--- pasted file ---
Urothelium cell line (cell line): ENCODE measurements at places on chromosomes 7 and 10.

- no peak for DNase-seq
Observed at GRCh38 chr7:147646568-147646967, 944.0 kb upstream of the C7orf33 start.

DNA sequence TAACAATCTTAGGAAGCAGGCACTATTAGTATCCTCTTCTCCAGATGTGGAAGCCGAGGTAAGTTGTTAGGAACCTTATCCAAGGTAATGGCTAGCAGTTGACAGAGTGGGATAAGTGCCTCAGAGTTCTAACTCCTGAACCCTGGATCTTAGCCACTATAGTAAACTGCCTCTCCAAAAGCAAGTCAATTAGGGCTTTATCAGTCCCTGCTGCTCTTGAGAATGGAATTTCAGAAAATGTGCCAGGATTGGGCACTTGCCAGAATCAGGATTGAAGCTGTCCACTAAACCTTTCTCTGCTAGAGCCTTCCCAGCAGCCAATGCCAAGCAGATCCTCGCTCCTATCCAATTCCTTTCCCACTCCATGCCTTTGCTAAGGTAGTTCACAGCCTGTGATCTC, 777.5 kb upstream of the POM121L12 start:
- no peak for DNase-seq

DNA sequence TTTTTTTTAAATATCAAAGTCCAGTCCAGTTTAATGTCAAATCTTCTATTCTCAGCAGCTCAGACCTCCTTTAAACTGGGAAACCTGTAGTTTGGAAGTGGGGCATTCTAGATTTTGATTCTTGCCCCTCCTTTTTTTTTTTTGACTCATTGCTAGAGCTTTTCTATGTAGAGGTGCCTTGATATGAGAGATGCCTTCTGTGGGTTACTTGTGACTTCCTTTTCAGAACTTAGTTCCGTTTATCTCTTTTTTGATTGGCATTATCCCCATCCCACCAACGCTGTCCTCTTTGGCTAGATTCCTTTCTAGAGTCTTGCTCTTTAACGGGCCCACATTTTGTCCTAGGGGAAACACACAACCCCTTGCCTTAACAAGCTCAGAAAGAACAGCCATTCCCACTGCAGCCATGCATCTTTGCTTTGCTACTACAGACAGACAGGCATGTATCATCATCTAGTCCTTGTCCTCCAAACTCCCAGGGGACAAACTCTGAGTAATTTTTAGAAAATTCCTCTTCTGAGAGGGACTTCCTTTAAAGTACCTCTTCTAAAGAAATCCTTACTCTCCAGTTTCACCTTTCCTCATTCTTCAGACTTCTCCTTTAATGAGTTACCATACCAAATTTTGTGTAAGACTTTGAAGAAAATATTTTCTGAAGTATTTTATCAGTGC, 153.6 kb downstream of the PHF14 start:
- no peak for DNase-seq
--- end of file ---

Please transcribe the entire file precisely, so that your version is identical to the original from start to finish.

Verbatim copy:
Urothelium cell line (cell line): ENCODE measurements at places on chromosomes 7 and 10.

- no peak for DNase-seq
Observed at GRCh38 chr7:147646568-147646967, 944.0 kb upstream of the C7orf33 start.

DNA sequence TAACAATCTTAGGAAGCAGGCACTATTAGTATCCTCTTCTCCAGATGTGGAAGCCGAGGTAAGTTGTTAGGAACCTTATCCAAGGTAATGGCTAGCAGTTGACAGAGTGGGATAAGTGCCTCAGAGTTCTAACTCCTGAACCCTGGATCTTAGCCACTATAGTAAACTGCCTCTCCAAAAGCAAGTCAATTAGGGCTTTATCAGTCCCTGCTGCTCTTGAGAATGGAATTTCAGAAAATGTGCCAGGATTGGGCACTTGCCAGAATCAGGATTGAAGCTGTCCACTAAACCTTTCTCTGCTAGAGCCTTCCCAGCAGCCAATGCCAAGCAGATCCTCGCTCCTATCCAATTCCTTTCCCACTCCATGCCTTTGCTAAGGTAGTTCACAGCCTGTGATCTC, 777.5 kb upstream of the POM121L12 start:
- no peak for DNase-seq

DNA sequence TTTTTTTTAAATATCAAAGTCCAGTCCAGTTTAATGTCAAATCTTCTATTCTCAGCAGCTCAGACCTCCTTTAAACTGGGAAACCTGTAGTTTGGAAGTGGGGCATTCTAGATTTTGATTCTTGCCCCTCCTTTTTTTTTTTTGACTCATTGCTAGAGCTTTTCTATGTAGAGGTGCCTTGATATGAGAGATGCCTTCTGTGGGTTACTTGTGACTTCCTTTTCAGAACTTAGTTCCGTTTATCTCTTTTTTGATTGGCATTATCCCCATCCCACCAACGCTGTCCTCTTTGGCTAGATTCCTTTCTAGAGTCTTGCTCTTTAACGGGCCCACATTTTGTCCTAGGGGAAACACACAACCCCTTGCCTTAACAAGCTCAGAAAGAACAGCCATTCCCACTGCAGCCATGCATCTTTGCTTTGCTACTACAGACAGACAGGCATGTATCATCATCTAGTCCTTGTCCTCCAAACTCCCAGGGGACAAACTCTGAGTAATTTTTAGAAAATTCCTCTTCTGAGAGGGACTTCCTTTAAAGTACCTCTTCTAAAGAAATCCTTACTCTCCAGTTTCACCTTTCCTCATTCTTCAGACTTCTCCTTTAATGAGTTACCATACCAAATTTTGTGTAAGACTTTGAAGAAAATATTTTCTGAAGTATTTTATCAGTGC, 153.6 kb downstream of the PHF14 start:
- no peak for DNase-seq